While it may seem shocking, throughout the history of the United States there have been multiple policies that have allowed for the forced sterilization of marginalized communities and minority groups such as prison inmates, the mentally handicapped, African-Americans, and Latinos.1 Eugenics, defined by Merriam Webster as “a science that deals with the improvement (as by control of human mating) of hereditary qualities of a race or breed” and family planning, the idea that women should limit the number of children they have, have been driving factors in efforts to forcibly sterilize marginalized communities.2
In the film, No Más Bebés (No More Babies), award-winning filmmaker, Renee Tajima-Peña, tells the story of Latina women unknowingly sterilized in the Los Angeles County-USC Medical Center.3 The hour-long documentary tells a David and Goliath type tale of the Madrigal v. Quilligan class action suit in which 10 of the women sterilized in the Los Angeles County-USC Medical Center sued Dr. Edward James Quilligan, the lead doctor at the Center representing the obstetricians.
During the late 1960s and 1970s, Latina immigrant women, primarily Mexican, were going into the Los Angeles County-USC Medical Center to give birth, but were also receiving forced sterilizations in the form of tubal ligations, more colloquially referred to having one’s tubes tied. These women were being coerced into consenting to having tubal ligations because the information was not presented in a manner or at a time that they could fully understand. For example, the consent forms were written in English and were full of medical and legal jargon. A recent immigrant to the United States with less-than fluent English capacity would have difficulty understanding what signing the form meant. Moreover, patients were often asked to sign in the middle of labor or were told if they did not sign a consent form, they would die.4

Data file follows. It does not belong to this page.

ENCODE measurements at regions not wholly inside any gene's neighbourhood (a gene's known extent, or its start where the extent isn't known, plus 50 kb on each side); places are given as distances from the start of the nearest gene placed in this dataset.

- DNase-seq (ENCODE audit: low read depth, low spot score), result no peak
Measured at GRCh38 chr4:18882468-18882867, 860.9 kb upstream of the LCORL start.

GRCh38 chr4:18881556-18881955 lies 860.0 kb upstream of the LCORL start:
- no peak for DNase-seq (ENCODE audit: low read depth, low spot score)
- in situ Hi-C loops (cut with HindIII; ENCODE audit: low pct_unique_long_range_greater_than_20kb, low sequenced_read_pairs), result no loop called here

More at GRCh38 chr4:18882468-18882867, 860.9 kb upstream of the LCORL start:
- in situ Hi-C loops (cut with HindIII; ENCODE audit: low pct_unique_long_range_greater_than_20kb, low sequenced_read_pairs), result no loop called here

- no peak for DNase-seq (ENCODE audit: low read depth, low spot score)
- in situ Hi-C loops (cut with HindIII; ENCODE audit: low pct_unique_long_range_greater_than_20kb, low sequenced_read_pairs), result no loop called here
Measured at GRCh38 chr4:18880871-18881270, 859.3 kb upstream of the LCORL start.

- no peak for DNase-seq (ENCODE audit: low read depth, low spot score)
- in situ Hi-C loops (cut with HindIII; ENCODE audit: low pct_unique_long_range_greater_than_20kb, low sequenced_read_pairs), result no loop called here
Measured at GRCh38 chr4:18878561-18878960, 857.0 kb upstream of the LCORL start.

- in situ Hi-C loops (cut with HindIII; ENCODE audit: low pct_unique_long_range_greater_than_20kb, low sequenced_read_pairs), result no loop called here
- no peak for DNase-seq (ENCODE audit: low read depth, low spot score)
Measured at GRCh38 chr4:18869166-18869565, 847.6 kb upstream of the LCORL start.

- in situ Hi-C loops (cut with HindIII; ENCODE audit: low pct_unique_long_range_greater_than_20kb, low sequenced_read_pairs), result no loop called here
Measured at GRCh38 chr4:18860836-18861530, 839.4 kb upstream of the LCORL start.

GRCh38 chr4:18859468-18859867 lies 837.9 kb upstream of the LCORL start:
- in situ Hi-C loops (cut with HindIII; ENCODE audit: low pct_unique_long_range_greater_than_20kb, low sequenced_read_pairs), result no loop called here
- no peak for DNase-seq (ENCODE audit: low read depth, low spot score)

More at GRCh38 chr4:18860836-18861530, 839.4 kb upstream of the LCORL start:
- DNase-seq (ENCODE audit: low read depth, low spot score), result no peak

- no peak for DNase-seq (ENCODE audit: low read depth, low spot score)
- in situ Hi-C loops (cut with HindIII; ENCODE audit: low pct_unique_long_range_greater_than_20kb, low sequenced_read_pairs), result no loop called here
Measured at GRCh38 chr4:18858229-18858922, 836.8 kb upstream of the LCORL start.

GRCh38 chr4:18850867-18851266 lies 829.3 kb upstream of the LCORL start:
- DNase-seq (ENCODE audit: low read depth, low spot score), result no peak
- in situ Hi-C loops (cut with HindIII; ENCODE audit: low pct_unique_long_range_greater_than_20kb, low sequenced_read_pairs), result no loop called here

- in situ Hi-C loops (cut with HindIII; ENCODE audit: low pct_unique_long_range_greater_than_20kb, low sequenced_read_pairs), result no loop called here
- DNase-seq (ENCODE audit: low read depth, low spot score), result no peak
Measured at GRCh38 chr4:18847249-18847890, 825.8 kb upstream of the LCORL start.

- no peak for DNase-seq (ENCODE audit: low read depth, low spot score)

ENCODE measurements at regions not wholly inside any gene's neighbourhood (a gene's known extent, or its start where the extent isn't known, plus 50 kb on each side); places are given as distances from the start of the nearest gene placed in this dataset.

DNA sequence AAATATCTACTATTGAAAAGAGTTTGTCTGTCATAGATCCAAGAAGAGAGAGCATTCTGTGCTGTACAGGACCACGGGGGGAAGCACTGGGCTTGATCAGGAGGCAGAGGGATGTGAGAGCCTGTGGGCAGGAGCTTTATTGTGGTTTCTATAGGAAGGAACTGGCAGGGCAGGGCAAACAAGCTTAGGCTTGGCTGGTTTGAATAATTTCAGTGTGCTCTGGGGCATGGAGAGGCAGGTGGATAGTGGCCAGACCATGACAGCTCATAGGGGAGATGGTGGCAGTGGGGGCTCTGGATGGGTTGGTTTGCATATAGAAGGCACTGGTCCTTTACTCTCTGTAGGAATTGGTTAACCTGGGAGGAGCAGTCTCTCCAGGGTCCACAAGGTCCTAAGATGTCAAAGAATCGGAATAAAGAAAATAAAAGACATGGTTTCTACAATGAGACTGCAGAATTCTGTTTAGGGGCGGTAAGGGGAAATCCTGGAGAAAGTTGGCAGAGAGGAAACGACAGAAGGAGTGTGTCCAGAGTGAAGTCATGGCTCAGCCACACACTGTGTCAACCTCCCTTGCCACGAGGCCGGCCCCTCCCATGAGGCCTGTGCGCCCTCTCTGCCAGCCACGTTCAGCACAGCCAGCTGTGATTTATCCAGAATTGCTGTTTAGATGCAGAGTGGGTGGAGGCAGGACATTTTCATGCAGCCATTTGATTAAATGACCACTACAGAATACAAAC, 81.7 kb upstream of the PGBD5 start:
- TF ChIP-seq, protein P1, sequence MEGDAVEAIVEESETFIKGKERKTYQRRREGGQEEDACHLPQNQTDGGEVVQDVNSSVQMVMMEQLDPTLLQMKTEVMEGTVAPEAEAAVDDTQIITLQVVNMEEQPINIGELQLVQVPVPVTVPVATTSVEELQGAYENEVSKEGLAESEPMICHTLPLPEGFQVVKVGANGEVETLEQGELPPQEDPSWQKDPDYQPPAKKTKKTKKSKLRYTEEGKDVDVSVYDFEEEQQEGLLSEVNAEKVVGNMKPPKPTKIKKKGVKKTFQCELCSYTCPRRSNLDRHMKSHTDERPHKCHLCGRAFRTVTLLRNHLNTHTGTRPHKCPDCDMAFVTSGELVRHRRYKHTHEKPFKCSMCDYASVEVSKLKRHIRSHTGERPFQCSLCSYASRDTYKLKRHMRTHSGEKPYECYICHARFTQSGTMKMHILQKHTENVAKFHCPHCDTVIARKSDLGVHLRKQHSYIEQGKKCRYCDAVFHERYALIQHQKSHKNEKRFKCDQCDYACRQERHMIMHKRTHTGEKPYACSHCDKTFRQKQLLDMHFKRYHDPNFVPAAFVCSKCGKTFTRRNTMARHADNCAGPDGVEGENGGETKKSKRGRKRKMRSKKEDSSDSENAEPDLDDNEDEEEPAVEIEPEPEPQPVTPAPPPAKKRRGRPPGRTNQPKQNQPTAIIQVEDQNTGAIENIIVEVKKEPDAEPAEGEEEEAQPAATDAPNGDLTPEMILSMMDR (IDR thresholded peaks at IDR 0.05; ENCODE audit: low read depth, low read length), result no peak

Although the women lost the case, they were victorious in the end. The Los Angeles County-USC Medical Center changed its practices of tubal ligation by making the consent forms available in multiple languages and patients under 21 years of age would be given three days to decide.
Furthermore, this film deals with themes of family and the rights women have to make choices about their bodies. The struggle for reproductive rights these women undertook is part of a greater fight for the civil rights movement during the 1960s and 1970s. Overall, No Más Bebés artfully explains how being forcibly sterilized and therefore losing the freedom to decide how many children to have impacted these women’s families, identities, and lives as a whole.
1. Garcia, Saudi. "8 Shocking Facts about Sterilization in U.S. History." Mic. N.p., 10 July 2013. Web. 22 Feb. 2016. Available at: <http://mic.com/articles/53723/8-shocking-facts-about-sterilization-in-u-....
2. Merriam-Webster. Merriam-Webster, n.d. Web. 22 Feb. 2016. Available at: <http://www.merriam-webster.com/dictionary/eugenics>.
3. "Home." No Más Bebés. N.p., n.d. Web. 22 Feb. 2016. Availble at: <http://www.nomasbebesmovie.com/>.
4. No Más Bebés. Dir. Renee Tajima-Peña. N.p., n.d. Web. 22 Feb. 2016.